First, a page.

• What can you learn about life after the Industrial Revolution in Europe or England, or about the railway and brickmaking frenzy which followed? (page 52)
  • Research the history of children working in factories. What were working conditions like for children during Dickens’ life? (page 26)

Using Children's Books to Build Rabbit Trails of Curiosity in Your Gifted Homeschool

And we can discuss these questions with our kids, too:

  • How were students treated in Dickensian schools? (pages 15 and 32)
  • In what ways might your life be different if you had been born in Dickensian England? In what ways would it be the same? (page 46)
  • If the Factory Act of 1833 were proposed in today’s time, how would people react? What changes might they make to the rules? (page 137)
  • How many references to Dickens’ characters and phrases do you recognize as commonly-used idioms? (page 128 and throughout book)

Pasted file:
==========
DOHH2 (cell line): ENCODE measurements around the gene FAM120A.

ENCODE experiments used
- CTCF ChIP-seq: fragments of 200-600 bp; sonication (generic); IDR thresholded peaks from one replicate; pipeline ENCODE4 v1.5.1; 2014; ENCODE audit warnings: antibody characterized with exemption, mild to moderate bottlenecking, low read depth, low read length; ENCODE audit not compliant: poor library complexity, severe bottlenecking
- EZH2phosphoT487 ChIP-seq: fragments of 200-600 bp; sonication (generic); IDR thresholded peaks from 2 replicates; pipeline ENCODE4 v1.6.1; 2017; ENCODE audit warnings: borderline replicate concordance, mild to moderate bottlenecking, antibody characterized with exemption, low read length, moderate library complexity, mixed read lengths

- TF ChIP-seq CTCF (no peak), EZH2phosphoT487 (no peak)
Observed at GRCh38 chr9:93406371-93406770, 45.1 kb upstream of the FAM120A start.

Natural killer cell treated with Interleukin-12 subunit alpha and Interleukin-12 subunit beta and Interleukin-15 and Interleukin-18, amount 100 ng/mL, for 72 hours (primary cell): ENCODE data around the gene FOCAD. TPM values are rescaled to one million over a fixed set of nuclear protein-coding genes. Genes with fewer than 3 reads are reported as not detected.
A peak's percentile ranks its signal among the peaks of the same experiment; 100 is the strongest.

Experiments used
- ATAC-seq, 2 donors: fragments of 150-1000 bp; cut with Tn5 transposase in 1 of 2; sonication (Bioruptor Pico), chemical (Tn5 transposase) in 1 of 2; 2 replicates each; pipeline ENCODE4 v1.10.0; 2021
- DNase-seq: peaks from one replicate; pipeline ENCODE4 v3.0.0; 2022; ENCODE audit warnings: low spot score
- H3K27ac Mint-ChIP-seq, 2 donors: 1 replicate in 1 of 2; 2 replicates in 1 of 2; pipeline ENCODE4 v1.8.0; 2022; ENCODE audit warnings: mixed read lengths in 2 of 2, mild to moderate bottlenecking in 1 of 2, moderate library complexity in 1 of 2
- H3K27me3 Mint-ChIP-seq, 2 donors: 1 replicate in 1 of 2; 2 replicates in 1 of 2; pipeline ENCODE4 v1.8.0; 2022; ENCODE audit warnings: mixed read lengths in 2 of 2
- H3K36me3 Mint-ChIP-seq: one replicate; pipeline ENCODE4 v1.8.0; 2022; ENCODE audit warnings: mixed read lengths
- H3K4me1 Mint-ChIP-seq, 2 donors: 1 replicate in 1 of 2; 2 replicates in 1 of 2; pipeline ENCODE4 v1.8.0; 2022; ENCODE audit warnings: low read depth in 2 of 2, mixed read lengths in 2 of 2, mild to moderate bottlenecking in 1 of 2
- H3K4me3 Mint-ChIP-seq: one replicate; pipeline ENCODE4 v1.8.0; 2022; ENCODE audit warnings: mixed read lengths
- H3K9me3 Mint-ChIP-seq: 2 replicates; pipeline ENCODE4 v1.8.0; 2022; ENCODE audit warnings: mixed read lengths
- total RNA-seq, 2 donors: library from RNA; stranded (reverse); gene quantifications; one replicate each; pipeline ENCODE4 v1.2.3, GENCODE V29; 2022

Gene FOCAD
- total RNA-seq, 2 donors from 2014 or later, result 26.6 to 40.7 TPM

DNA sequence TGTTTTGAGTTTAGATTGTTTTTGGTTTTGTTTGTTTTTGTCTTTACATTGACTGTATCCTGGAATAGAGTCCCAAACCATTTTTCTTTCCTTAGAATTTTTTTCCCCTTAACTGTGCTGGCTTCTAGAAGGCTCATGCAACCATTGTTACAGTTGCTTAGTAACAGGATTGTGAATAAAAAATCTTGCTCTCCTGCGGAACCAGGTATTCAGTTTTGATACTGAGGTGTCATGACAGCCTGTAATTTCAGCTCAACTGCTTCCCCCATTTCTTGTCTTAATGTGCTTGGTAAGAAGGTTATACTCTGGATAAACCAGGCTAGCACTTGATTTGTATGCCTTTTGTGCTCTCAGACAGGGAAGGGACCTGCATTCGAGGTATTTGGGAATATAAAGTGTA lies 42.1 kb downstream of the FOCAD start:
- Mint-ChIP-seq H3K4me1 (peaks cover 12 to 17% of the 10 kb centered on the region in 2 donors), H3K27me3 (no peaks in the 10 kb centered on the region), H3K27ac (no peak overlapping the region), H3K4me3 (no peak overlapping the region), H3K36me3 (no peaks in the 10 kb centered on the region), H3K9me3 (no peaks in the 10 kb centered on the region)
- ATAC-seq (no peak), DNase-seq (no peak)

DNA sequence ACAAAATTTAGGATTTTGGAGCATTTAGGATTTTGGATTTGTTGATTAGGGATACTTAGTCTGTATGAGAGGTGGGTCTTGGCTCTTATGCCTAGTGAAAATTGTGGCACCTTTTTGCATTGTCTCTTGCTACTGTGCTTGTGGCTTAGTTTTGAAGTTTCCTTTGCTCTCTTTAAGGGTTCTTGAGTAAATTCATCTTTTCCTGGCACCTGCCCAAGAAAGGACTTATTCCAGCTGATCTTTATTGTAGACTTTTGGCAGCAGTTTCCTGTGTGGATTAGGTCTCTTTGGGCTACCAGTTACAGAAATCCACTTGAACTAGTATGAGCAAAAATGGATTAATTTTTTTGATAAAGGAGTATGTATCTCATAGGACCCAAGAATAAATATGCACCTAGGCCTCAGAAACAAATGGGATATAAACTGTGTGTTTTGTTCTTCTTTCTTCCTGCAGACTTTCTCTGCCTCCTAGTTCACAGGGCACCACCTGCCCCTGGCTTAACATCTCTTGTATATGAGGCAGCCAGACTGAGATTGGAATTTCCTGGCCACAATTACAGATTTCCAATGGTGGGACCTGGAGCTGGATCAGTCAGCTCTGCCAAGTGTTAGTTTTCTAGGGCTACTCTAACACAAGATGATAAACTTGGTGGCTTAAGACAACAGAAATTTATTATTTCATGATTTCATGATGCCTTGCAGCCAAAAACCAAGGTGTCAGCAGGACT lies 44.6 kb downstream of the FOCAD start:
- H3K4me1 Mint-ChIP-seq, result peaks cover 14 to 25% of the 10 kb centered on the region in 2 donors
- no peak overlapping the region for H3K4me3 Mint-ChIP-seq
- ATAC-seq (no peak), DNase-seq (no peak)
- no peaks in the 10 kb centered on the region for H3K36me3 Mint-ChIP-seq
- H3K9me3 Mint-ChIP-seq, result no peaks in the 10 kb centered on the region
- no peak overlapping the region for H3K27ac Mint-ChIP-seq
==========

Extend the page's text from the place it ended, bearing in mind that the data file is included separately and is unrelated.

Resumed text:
• After reading the synopses of four different Dickens’ books, which one sounds the most interesting to you?

Now that’s enough to shake up even Mr. Smallweed of Bleak House fame!

Using Jabberwalking to Counteract Perfectionism and Encourage Curiosity About Writing and Art

Using Children's Books to Build Rabbit Trails of Curiosity in Your Gifted Homeschool

After diving in to the prolific works of authors like Charles Dickens, it’s natural to feel a little intimidated about writing. So this is also the ideal time to switch gears and turn our attention to Jabberwalking by Juan Felipe Herrera, the United States’ first Mexican-American Poet Laureate. This book is so much fun. The title, of course, is a nod to Lewis Carroll’s nonsense poem and is a call to kids everywhere (“and all those like me that cannot sit still”, adds the author) to pick up their pen and write while they walk. There’s absolutely no perfection in this process — Herrera invents words, mixes up the sizes of the fonts, and even causes the words to wrap around the sides of the pages sometimes. I love that!